Donna Provencher is a freelance journalist in San Antonio.

In Ernest Hemingway’s “The Sun Also Rises,” a down-on-his-luck alcoholic explains how he went bankrupt: “Gradually, then suddenly.” The erosion of common-sense gun regulations in the state of Texas is happening in much the same way.

A decades-long clash between personal liberty and public safety came to a head Wednesday in the Texas legislature when the state Senate passed House Bill 1927 in an 18-to-13 vote. This “constitutional carry” legislation crafted by Republicans allows for the open and concealed carry of handguns by anyone 21 or older without training, background checks or any permit at all.

Eighteen proposed amendments by Democrats to the legislation were summarily shot down Wednesday by state Republicans, who added eight amendments of their own. The legislation now returns to the House, which passed its own version in April. If the chambers reach agreement, Republican Gov. Greg Abbott has said he will sign it.

But Texas Republicans appear to be advancing legislation that most of their constituents don’t want.

“A lot of the [legislative] agenda right now seems at odds with public opinion,” James Henson, who heads the Texas Politics Project at University of Texas at Austin, told the Texas Tribune.

A recent University of Texas/Texas Tribune poll, co-directed by Henson, found that 59 percent of Texans oppose “permitless carry” — open or concealed — of handguns. The same poll showed that nearly half of Texas voters — 46 percent — want to see increased gun restrictions statewide, while only 20 percent want to see fewer.

Though the Sheriffs’ Association of Texas has tentatively said it will back H.B. 1927 if some modifications are made, multiple law enforcement officials testified against it while it was in committee. Houston Police Department Commander Jessica Anderson said it could “exacerbate” the problem of violent crime. In April, police officers from all over Texas gathered outside the state Capitol to protest the bill, among them Dallas Police Chief Eddie Garcia.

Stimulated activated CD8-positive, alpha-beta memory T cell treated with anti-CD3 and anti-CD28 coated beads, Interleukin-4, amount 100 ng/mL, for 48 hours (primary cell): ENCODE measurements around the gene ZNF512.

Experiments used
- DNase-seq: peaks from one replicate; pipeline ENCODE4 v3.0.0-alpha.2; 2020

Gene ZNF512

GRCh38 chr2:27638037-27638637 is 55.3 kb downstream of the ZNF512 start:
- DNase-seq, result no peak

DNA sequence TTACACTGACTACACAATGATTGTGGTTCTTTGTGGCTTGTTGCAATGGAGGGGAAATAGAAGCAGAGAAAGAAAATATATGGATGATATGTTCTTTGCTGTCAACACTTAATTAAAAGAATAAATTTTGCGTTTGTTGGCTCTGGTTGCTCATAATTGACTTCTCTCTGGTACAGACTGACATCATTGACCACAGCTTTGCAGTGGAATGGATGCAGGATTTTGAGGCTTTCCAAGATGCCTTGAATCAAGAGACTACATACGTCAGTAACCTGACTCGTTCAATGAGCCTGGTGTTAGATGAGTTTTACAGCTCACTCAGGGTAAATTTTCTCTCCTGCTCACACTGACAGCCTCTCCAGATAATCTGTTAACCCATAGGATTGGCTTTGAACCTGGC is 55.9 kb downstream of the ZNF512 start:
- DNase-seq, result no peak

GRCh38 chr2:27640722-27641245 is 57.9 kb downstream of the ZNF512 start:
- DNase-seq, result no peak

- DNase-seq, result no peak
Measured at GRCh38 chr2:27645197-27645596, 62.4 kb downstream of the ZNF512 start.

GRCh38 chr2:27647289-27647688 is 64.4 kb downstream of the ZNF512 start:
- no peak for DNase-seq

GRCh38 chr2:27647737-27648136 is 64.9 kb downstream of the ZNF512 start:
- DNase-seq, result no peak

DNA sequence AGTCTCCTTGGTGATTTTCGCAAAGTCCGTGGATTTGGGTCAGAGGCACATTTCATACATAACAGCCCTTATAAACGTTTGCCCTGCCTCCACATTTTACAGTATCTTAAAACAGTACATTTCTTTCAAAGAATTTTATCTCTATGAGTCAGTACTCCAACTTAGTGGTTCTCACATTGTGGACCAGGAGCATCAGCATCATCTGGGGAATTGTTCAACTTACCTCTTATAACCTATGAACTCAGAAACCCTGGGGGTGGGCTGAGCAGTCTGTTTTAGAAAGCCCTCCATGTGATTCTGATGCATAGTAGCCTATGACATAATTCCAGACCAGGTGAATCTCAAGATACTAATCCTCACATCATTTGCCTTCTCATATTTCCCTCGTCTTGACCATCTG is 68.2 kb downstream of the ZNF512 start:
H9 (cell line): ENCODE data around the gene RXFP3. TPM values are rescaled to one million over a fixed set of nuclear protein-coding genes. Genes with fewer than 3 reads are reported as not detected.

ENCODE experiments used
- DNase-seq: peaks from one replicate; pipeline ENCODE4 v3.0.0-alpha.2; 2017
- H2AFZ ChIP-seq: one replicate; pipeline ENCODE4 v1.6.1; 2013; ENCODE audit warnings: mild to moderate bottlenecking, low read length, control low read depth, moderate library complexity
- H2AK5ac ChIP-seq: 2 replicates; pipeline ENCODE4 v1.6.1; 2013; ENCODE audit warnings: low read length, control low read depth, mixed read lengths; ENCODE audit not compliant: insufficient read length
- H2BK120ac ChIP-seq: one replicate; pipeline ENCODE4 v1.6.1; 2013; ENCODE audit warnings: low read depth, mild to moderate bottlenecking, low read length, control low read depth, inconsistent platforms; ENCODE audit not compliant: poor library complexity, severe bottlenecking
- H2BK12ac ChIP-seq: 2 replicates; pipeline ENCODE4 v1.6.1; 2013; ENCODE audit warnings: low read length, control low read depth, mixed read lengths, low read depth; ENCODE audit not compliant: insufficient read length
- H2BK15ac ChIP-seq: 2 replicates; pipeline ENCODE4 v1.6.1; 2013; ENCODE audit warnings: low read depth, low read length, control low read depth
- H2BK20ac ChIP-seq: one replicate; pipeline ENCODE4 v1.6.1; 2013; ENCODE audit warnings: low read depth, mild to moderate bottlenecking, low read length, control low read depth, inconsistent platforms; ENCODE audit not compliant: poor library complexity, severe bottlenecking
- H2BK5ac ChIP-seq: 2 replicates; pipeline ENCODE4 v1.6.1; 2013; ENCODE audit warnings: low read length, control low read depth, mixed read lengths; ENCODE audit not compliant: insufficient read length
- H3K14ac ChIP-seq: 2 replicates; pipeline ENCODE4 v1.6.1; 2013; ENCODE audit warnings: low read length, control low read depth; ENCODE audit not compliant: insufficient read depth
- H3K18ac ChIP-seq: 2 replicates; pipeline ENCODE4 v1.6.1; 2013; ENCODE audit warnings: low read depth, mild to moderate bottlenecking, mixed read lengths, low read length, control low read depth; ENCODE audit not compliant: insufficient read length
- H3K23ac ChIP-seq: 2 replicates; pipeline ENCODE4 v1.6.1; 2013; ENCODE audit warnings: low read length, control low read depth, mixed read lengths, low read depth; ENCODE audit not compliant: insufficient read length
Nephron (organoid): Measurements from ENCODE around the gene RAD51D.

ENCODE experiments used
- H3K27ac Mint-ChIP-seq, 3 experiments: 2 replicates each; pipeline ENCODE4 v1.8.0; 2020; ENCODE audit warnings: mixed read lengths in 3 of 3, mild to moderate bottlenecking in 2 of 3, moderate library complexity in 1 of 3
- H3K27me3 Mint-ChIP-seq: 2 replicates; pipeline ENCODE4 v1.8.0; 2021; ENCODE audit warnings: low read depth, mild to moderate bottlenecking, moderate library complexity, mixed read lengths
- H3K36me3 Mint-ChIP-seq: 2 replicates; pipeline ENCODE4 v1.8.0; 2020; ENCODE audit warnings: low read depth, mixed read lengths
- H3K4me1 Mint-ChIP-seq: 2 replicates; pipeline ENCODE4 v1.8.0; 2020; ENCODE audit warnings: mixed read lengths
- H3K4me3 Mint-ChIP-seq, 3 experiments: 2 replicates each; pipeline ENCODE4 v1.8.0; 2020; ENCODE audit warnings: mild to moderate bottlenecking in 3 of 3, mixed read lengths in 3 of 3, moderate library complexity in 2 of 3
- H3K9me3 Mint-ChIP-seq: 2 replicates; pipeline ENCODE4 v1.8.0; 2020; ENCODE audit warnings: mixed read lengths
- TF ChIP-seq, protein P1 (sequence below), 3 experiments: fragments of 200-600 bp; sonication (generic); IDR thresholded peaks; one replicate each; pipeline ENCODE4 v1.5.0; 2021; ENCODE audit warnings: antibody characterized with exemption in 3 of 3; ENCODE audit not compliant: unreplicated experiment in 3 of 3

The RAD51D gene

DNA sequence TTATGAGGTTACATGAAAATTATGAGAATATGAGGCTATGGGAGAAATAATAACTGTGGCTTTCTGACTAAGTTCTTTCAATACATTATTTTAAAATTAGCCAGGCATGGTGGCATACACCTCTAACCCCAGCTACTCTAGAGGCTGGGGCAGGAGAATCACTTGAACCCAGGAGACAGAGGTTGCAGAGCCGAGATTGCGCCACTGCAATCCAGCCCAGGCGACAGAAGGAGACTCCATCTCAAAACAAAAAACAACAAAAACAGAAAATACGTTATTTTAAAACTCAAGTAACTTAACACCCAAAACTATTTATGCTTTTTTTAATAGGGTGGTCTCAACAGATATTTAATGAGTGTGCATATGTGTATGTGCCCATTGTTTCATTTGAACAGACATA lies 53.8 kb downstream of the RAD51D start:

And in a news conference last week, interim Austin police chief Joseph Chacon said, “It’s reasonable and important to ask that someone carrying a firearm in public know how to safely handle and store a gun and have a basic awareness of the laws related to weapons and the use of deadly force.”

But proponents continue to champion the bill.

“This bill, to me, is a restoration of the belief in and trust of our citizens,” Republican state Sen. Charles Schwertner said Wednesday. “We cannot allow another session to come and go where we pay lip service for the Second Amendment by failing to fully restore and protect the rights of citizens granted by the Constitution.”

For those on the right, it’s a politically savvy move. Pro-gun groups have pressured Republican lawmakers for years to adopt permitless carry laws. Organizations such as the Texas State Rifle Association and the National Rifle Association donate only modestly to individual campaigns, but candidates covet their endorsements and positive ratings — on which Republican voters rely.

While these pro-gun groups continue to trot out tattered canards about “good guys with guns” deterring violent crime, studies have shown that right-to-carry laws don’t have that effect. In fact, a 2018 study of 33 states with such laws indicates the laws have increased violent crime by 13 percent to 15 percent.

At least 20 states have some form of constitutional carry laws, but even before passing this bill, Texas ranked 33rd in the nation in the annual gun law scorecard produced by the Giffords Law Center to Prevent Gun Violence. More than 3,100 Texans are killed each year by gun violence, a statistic that has been on the rise since 1999. According to the Center for American Progress, 687 Texas women were shot and killed by a domestic partner between 2007 and 2016. And since 2015, some 200 Texas children have accidentally shot someone with an unsecured firearm — almost half of them fatally.

The state has also seen an uptick in mass shootings in recent years, including massacres in El Paso, Midland-Odessa and Sutherland Springs.

The Sutherland Springs shooter had been denied a license to carry, and shortly after the 2017 incident, Texas’s governor expressed concern that a legal loophole had failed victims.

“So how was it that he was able to get a gun?” Abbott said on CNN. “By all the facts that we seem to know, he was not supposed to have access to a gun. So how did this happen?”

And now Abbott is preparing to sign a law that would eliminate any permit requirement at all. Instead of looking for answers, Texas lawmakers are doubling down on proposals that put their constituents — gradually, then suddenly — at increased risk of gun violence.

“I can’t think of a worse piece of legislation to act on now than permitless carry,” Ed Scruggs, a Texas Gun Sense board member, told an Austin CBS affiliate. “It does nothing to make the people of Texas safer, and we believe it would jeopardize their safety if it is approved.”

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